The BBC has made a programme about ‘impartial journalism’. But wait till you see the contributors.
BBC Radio 4 is to air a discussion titled Impartial Journalism in a Polarised World. Sounds good. But sociologist Russ Jackson spotted a problem:
Honestly. A @BBC programme, stuffed with 100% anti-Corbyn journalists, presented by a close personal friend of Tory George fucking Osborne, on journalistic impartiality!
Trolling on a scale Goebbels, Bannon & North Korea would be impressed by.#bbcbiashttps://t.co/HzKPqAf7vU
— russjackson (@docrussjackson) September 12, 2019
The Osborne friend in question is former BBC head of news, James Harding. Harding’s ‘impartiality’ at the BBC has come under scrutiny in the past. So it’s little surprise that Jackson suspected Harding might not be the best pick for this particular challenge.
Joining Harding is a panel that the programme-makers presumably see as a spectrum of opinion. Indeed, the programme notes promise a “noisy discussion”. The discussion airs at 9pm on 12 September, though it’s already online here. Jackson felt it was good in parts but fell short on the crucial point:
A few half decent points but the fact it was presented by George Osborne's close friend with 100% anti-Corbyn guests suggest #ImpartialJournalismMyArse
— russjackson (@docrussjackson) September 12, 2019
And panellist Gavin Haynes, of the hard-to-categorise Vice UK, shared a plug for the show that perhaps indicates why it’s neither “noisy” nor impartial:
Me and my good friends @Peston @helenlewis @JuliaHB1 @hardingthehack @BBCMarkMardell are talking on @BBCRadio4 about 'the future of media impartiality n shit', from 9AM.
Please stand by your radio, with arms splayed in Christlike submission.
— Gavin Haynes (@gavhaynes) September 12, 2019
Sigh. Now obviously you wouldn’t expect him to describe fellow panellists as ‘a bunch of people I hate’. And maybe they genuinely are friends of his. But his tweet certainly goes some way to explaining why the discussion is all very cosy, with only a few small diversions away from the central path of agreement.
Does this matter?
While it might seem natural to populate a discussion about the media with professional media people, the lack of outsider voices shrinks the programme’s scope. There’s a bit of debate about how to manage coverage of arguments where one side is blatantly wrong, but it doesn’t really go anywhere. Mark Mardell, three decades into a life sentence at the BBC, seems to suggest that any opinion (even a demonstrably incorrect one) should be given airtime if enough people support it. But he suggests this rather apologetically and doesn’t get a chance to define it more clearly.
Talk Radio’s Julia Hartley-Brewer possibly thought she was the least establishment contributor. Her frequent BBC appearances would suggest otherwise. She at least attempts to stir the pot a bit by saying of the BBC: “You created Tommy Robinson” (aka Stephen Yaxley-Lennon). She feels the corporation has achieved this by not acknowledging disquiet about immigration and sidelining such voices. Her supposed opposite, Helen Lewis (formerly of the New Statesman and now of the Atlantic), offers some comeback. She says: “it doesn’t happen on the left though, does it, where you say ‘there’s huge inequality in society, therefore we should get more communists on’”. Hearing the word “communists”, Hartley-Brewer says “Have you heard of Jeremy Corbyn?” And there is ZERO RESPONSE from anyone. Does everyone in the room agree, then, that Corbyn is a communist? Are they all too keen to stay friends with Hartley-Brewer to call out her sniping? Did Harding, in the chair, even realise that she had lobbed a smear at the leader of the opposition?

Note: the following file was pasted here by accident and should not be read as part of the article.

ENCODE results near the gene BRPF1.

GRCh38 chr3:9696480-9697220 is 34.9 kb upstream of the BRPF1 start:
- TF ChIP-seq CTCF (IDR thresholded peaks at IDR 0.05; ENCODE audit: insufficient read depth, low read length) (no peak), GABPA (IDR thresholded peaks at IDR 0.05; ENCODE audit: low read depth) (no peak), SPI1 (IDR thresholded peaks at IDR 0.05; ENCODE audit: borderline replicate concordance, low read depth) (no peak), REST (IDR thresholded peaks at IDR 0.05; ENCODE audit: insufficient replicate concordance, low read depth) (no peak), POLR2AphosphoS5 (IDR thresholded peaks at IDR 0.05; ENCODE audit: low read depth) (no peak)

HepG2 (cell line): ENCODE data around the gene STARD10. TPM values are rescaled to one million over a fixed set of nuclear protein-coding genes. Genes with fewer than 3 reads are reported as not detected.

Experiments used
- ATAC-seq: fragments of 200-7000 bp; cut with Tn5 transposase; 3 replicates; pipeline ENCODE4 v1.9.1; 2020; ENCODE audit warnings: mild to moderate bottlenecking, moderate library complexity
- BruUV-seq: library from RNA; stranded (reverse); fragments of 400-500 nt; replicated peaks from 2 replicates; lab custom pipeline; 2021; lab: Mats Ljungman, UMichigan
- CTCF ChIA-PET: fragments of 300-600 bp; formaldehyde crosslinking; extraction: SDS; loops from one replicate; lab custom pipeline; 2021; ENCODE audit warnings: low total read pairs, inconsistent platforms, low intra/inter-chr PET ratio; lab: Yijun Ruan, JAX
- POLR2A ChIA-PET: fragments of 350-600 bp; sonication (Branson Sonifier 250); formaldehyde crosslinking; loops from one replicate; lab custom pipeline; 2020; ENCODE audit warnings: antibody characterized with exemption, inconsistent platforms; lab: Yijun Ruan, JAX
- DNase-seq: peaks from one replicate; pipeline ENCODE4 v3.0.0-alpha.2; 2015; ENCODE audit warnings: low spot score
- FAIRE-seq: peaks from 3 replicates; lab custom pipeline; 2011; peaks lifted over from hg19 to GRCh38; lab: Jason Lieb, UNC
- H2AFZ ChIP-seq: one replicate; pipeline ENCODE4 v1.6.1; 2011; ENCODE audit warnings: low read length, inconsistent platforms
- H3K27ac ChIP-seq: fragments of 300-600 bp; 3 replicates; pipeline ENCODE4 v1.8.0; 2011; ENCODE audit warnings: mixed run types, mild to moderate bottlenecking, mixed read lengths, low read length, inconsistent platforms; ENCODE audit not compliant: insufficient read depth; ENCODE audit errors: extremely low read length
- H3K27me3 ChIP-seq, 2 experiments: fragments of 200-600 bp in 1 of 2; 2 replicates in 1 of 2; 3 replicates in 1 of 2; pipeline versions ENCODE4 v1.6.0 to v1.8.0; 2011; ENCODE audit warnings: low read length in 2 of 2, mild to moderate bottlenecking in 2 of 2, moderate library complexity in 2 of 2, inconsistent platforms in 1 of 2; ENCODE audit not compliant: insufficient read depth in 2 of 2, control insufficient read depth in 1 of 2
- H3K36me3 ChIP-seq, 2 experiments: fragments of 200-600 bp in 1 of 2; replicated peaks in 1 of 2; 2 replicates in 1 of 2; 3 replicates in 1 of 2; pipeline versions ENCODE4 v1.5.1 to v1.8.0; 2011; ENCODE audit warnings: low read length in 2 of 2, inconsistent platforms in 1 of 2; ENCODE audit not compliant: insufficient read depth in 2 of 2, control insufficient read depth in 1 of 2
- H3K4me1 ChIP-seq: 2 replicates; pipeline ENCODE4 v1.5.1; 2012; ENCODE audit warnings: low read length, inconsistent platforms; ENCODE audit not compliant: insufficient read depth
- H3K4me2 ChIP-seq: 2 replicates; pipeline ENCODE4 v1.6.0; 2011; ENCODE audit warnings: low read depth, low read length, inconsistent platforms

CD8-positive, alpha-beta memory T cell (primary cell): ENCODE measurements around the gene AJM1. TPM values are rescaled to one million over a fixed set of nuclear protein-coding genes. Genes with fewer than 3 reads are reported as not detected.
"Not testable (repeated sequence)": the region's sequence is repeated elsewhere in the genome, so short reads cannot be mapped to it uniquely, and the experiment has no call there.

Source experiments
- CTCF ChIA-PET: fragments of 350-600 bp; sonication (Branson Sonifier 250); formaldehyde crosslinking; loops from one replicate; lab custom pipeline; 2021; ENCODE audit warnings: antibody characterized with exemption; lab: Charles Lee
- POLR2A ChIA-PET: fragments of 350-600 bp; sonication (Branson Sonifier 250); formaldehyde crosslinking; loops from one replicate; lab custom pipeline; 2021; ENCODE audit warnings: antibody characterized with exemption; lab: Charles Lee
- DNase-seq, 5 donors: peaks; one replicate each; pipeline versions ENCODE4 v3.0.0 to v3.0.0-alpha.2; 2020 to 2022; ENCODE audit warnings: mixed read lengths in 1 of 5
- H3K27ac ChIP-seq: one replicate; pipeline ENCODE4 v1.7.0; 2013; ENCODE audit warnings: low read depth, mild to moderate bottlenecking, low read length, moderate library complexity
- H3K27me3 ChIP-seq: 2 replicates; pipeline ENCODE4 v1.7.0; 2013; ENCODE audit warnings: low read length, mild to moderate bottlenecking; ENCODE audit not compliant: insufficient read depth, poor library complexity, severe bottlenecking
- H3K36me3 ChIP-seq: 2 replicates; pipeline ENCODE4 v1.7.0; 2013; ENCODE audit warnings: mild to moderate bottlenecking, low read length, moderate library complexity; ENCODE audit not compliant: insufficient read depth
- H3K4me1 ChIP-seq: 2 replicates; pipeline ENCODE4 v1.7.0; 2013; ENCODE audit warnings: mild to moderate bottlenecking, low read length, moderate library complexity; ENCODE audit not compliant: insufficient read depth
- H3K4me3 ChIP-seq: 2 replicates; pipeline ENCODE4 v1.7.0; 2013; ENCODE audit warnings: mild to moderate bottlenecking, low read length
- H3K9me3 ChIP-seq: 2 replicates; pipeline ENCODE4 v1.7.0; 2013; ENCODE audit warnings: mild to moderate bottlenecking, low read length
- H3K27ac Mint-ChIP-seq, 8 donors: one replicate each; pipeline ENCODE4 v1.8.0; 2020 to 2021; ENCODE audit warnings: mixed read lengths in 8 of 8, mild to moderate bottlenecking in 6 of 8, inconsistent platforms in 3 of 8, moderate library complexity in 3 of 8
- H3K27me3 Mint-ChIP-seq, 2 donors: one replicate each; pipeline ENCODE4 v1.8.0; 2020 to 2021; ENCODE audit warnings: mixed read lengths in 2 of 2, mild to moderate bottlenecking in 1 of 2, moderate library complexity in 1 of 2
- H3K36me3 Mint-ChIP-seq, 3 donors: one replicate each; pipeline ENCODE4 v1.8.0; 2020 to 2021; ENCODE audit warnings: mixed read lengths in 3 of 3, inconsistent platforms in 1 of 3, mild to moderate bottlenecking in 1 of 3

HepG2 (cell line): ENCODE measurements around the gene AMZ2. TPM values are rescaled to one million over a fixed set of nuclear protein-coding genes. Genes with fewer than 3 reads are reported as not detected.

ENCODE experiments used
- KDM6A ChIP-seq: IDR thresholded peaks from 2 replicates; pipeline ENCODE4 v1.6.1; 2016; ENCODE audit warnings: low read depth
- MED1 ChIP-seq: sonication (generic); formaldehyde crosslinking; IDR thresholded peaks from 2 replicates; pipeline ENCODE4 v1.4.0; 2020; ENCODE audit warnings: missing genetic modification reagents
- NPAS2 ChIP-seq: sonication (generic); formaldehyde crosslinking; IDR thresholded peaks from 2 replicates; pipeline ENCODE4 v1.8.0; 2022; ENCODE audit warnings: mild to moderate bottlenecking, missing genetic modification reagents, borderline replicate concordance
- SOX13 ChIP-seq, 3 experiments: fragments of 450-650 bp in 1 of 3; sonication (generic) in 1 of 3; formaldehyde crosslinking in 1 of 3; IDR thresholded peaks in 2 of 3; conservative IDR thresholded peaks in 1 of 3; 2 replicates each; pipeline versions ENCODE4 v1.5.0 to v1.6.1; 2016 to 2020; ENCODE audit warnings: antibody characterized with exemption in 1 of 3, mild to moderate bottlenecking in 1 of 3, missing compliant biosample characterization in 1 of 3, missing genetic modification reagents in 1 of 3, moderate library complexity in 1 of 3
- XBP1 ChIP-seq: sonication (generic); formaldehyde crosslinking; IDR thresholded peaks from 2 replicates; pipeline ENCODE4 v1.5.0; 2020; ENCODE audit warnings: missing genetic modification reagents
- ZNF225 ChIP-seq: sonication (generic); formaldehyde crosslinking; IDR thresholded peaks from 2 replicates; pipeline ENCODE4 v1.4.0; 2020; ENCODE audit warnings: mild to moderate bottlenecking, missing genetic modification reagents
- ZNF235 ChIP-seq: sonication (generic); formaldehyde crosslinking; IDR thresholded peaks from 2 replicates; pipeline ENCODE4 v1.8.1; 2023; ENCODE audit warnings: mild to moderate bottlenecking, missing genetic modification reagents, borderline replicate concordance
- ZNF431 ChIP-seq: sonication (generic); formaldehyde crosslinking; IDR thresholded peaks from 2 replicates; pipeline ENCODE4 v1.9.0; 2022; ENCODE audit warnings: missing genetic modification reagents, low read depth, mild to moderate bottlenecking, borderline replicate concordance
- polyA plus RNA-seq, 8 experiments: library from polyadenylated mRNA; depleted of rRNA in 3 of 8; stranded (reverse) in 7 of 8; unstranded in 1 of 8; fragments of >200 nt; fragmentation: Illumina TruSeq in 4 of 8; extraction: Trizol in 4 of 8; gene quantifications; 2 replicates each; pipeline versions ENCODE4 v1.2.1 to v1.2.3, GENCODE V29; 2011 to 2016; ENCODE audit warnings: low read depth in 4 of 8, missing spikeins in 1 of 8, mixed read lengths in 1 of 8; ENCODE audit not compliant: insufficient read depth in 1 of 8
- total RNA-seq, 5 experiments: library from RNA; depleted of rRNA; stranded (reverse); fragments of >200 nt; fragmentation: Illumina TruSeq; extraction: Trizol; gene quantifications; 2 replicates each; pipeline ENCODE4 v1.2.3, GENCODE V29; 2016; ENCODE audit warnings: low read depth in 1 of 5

Only about 10 minutes later does ITV’s Robert Peston make the point that Corbyn suffered “vicious” and “genuinely unfair” press attacks during the 2017 general election campaign. He’s making the case for social media as a “counterweight”, and references the positive impact it had for Corbyn in the face of establishment media negativity.
The Overton goldfish bowl
The discussion does touch on the concept of the ‘Overton window’. This is the idea that there’s a range of acceptable ideas in any society and that this range can shift over time. It’s often applied to the portion of the political spectrum which is supposedly the ‘centre ground’. The panellists spend a fair amount of time discussing people who should or shouldn’t be given a media platform. But they don’t mention a single left-wing figure. Instead, it’s all about people from the right such as Steve Bannon, Carl Benjamin, Ben Shapiro, and Yaxley-Lennon. The clear implication is that, if the Overton window is moving at all, it’s moving to the right.
And that’s the big problem. For all their talk of needing to both uphold standards and reach new audiences, these media ‘experts’ give the impression that they’re unaware of anything remotely left-wing. The lack of impartiality that they’re supposed to be confronting is actually baked into their own programme. The irony couldn’t be starker.
Featured image via Flickr – Tim Loudon
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